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West v. Temple

United States District Court, Middle District of Georgia, Macon Division

February 23, 2015

KEVIN WEST, Plaintiff,
v.
Sergeant TEMPLE, et al., Defendants.

ORDER

MARC T. TREADWELL, JUDGE UNITED STATES DISTRICT COURT

This matter is before the Court on United States Magistrate Judge Stephen Hyles's Recommendation (Doc. 34) to deny the Plaintiff's second motion to amend (Doc. 33) his complaint and deny Defendant Sergeant Temple's motion to dismiss (Doc. 25). The Magistrate Judge recommends denying the Plaintiff's second motion to amend because the Plaintiff seeks to add an unnamed C.E.R.T. member as a defendant without adequate specificity. The Magistrate Judge recommends denying the Defendant's motion to dismiss because the Plaintiff sufficiently alleged facts to state a plausible excessive force claim pursuant to 42 U.S.C. § 1983. The Defendant and the Plaintiff have objected to the Recommendation. (Docs. 35; 36). Pursuant to 28 U.S.C. § 636(b)(1), the Court has considered the Parties' objections and has made a de novo determination of the portions of the Recommendation to which the Parties object.

The Defendant objects to the Magistrate Judge's conclusion that the Plaintiff sufficiently alleged facts to state an excessive force claim. (Doc. 35). Specifically, the Defendant contends the Magistrate Judge improperly focused on the allegation the Defendant used force for "no reason" because such an allegation is "an unwarranted deduction of fact." Moreover, because the Plaintiff includes in his complaint that he "wasn't suppose[d] to be on the prison grounds at this institution, " the Defendant contends the alleged facts demonstrate the force was applied to restore order, not maliciously and sadistically to cause harm. However, even assuming arguendo some use of force was justified, the Defendant may nevertheless violate the Eighth Amendment if force is applied maliciously and sadistically for the purpose of causing harm. See Hudson v. McMillian, 503 U.S. 1, 6 (1992). As stated in the Recommendation, to determine whether the force was applied maliciously and sadistically, the Court considers the following factors:

(1) the extent of injury; (2) the need for application of force; (3) the relationship between that need and the amount of force used; (4) any efforts made to temper the severity of a forceful response; (5) the extent of the threat to the safety of staff and inmates, as reasonably perceived by the responsible officials on the basis of facts known to them.

Campbell v. Sikes, 169 F.3d 1353, 1375 (11th Cir. 1999) (internal quotation marks and citation omitted).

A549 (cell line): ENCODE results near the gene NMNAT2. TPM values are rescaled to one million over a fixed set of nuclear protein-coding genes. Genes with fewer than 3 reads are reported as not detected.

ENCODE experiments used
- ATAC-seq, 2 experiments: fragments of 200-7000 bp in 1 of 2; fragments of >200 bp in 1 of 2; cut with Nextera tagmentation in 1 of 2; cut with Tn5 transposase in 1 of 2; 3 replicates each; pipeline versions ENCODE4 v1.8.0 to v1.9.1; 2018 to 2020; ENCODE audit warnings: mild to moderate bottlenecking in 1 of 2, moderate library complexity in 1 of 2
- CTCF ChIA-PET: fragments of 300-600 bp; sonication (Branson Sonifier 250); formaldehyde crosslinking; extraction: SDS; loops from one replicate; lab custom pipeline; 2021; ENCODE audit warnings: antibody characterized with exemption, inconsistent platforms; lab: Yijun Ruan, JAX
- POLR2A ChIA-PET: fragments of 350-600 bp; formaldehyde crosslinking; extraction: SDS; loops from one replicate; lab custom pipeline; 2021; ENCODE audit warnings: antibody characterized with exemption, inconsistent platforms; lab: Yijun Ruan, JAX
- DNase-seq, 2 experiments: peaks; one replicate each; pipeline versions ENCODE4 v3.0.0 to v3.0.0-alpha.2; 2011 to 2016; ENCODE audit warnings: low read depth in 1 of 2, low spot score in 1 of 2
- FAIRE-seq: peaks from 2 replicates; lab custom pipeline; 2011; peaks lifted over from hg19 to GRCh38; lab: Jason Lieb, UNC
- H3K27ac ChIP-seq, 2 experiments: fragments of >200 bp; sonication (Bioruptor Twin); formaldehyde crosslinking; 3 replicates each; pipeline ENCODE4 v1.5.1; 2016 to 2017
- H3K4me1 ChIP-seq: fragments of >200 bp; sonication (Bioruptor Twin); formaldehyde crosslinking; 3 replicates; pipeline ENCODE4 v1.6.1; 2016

With regard to the extent of the Plaintiff's injuries, the Defendant contends the alleged injuries-badly scraped elbow and fingers-are de minimis as a matter of law. See, e.g., Mann v. McNeil, 360 F.App'x 31, 32 (11th Cir. 2010) (holding the injuries alleged, including scrapes to knees and legs, are de minimis). The Court agrees the alleged injuries are de minimis, and thus the first factor from Campbell weighs against the Plaintiff's asserted claim. Nevertheless, a plaintiff may still sufficiently allege a plausible excessive force claim even though the alleged force resulted in de minimis injuries. See Saunders v. Duke, 766 F.3d 1262, 1270 (11th Cir. 2014). Here, the Plaintiff was secured in leg irons, handcuffs, and a waist chain when he and other inmates stepped off the bus as instructed by another officer. Thus, even though he includes in his allegation that he and the other inmates were "supposed to have stayed on the bus, " a reasonable inference can be made that he was not causing a disturbance, resisting authority, or otherwise posing a serious threat to the safety of others. Moreover, although other inmates also got off the bus as instructed, the Defendant approached the Plaintiff specifically and slammed him onto the concrete. See Spikes v. Butts, 2008 WL 5381966, at *2 (M.D. Ga.) ("[T]here are no allegations that Plaintiff was a threat to anybody when Defendant … used force against him. In fact, Plaintiff was in handcuffs when [the Defendant] … slammed him into the floor face first."). Despite the fact the Plaintiff did not resist the Defendant after being slammed onto the concrete and was still in chains and otherwise subdued, an unnamed C.E.R.T. member allegedly dragged the Plaintiff across the concrete, while the Defendant held the Plaintiff's arms on the ground and put his knee to the Plaintiff's back, causing his fingers and elbow to be "badly" scraped. Given these allegations in consideration with the factors above, the Court agrees with the Recommendation that the Plaintiff has sufficiently alleged facts to state a plausible excessive force claim at this stage in the litigation.